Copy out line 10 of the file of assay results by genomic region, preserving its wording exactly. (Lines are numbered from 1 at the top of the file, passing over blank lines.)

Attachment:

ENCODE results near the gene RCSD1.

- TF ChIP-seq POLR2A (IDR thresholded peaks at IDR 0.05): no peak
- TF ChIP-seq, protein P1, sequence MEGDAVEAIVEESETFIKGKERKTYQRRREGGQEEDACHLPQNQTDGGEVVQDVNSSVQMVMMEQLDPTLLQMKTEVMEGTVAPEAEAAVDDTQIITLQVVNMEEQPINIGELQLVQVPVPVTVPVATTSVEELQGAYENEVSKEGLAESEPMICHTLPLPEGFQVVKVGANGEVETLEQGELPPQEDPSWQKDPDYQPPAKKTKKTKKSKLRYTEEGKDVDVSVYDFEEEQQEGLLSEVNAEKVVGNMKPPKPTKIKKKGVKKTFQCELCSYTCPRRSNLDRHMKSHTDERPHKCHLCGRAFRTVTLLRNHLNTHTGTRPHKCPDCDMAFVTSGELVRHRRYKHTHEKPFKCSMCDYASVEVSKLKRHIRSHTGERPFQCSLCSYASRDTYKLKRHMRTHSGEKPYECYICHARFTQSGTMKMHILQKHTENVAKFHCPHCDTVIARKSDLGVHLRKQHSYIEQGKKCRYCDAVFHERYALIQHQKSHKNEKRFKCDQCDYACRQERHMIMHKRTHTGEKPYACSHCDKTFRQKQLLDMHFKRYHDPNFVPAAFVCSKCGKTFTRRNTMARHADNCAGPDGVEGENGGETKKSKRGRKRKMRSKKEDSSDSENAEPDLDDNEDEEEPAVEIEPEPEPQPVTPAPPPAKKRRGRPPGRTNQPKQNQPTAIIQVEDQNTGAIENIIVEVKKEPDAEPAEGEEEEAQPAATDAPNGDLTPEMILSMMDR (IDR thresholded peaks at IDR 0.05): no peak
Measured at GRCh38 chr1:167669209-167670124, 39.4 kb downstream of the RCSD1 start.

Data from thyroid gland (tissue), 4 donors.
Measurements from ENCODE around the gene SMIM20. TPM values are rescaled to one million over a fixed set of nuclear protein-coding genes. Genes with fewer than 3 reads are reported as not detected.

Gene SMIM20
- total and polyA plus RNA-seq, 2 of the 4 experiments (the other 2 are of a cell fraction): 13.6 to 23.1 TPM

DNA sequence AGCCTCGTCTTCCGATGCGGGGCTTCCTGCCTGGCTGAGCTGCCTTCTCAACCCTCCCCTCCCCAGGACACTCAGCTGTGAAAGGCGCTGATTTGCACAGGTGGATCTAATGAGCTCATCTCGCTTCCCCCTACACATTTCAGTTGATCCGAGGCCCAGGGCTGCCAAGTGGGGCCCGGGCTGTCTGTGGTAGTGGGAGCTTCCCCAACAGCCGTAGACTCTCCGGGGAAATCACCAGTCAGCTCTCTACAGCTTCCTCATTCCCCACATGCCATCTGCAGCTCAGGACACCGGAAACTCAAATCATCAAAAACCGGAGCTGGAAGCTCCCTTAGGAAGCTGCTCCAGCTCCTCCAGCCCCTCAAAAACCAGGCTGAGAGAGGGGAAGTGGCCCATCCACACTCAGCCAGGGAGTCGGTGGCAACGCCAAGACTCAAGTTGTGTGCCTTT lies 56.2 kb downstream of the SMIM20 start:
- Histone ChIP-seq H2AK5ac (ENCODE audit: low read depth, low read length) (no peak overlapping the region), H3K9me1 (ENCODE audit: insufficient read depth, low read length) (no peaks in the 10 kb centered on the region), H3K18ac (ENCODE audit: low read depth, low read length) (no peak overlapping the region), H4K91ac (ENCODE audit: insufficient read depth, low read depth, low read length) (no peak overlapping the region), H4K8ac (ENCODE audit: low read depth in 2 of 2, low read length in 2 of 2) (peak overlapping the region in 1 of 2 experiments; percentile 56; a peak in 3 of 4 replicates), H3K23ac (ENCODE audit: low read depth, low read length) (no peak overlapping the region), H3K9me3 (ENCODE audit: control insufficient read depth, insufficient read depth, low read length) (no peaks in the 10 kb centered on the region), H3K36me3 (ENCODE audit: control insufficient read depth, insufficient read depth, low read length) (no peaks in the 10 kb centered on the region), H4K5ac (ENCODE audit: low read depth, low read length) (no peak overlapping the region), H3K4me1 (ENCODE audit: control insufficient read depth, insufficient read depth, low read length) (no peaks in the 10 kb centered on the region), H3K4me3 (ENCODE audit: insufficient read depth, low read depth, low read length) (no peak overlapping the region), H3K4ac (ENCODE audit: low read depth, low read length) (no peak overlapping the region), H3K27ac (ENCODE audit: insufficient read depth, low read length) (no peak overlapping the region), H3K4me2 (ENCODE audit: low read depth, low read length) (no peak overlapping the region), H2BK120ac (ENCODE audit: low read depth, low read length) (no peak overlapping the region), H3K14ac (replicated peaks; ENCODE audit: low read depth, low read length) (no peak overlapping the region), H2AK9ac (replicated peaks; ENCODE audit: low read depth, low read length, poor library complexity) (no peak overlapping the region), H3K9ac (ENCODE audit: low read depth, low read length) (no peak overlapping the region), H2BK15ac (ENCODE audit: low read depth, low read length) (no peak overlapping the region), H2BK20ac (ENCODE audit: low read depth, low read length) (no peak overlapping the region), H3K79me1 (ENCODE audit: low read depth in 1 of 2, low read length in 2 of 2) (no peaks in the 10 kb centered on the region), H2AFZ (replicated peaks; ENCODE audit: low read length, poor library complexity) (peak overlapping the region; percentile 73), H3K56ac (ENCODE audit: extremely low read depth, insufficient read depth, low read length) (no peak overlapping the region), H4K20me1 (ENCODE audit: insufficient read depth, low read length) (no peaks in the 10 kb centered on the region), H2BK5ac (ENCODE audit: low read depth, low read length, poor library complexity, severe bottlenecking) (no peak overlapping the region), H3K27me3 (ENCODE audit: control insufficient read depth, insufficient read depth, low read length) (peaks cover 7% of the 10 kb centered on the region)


- Histone ChIP-seq H2AK5ac (ENCODE audit: low read depth, low read length) (no peak overlapping the region), H3K9me1 (ENCODE audit: insufficient read depth, low read length) (no peaks in the 10 kb centered on the region), H3K18ac (ENCODE audit: low read depth, low read length) (no peak overlapping the region), H4K91ac (ENCODE audit: insufficient read depth, low read depth, low read length) (no peak overlapping the region), H4K8ac (ENCODE audit: low read depth in 2 of 2, low read length in 2 of 2) (peak overlapping the region in 1 of 2 experiments; percentile 56; a peak in 3 of 4 replicates), H3K23ac (ENCODE audit: low read depth, low read length) (no peak overlapping the region), H3K9me3 (ENCODE audit: control insufficient read depth, insufficient read depth, low read length) (no peaks in the 10 kb centered on the region), H3K36me3 (ENCODE audit: control insufficient read depth, insufficient read depth, low read length) (no peaks in the 10 kb centered on the region), H4K5ac (ENCODE audit: low read depth, low read length) (no peak overlapping the region), H3K4me1 (ENCODE audit: control insufficient read depth, insufficient read depth, low read length) (no peaks in the 10 kb centered on the region), H3K4me3 (ENCODE audit: insufficient read depth, low read depth, low read length) (no peak overlapping the region), H3K4ac (ENCODE audit: low read depth, low read length) (no peak overlapping the region), H3K27ac (ENCODE audit: insufficient read depth, low read length) (no peak overlapping the region), H3K4me2 (ENCODE audit: low read depth, low read length) (no peak overlapping the region), H2BK120ac (ENCODE audit: low read depth, low read length) (no peak overlapping the region), H3K14ac (replicated peaks; ENCODE audit: low read depth, low read length) (no peak overlapping the region), H2AK9ac (replicated peaks; ENCODE audit: low read depth, low read length, poor library complexity) (no peak overlapping the region), H3K9ac (ENCODE audit: low read depth, low read length) (no peak overlapping the region), H2BK15ac (ENCODE audit: low read depth, low read length) (no peak overlapping the region), H2BK20ac (ENCODE audit: low read depth, low read length) (no peak overlapping the region), H3K79me1 (ENCODE audit: low read depth in 1 of 2, low read length in 2 of 2) (no peaks in the 10 kb centered on the region), H2AFZ (replicated peaks; ENCODE audit: low read length, poor library complexity) (peak overlapping the region; percentile 73), H3K56ac (ENCODE audit: extremely low read depth, insufficient read depth, low read length) (no peak overlapping the region), H4K20me1 (ENCODE audit: insufficient read depth, low read length) (no peaks in the 10 kb centered on the region), H2BK5ac (ENCODE audit: low read depth, low read length, poor library complexity, severe bottlenecking) (no peak overlapping the region), H3K27me3 (ENCODE audit: control insufficient read depth, insufficient read depth, low read length) (peaks cover 7% of the 10 kb centered on the region)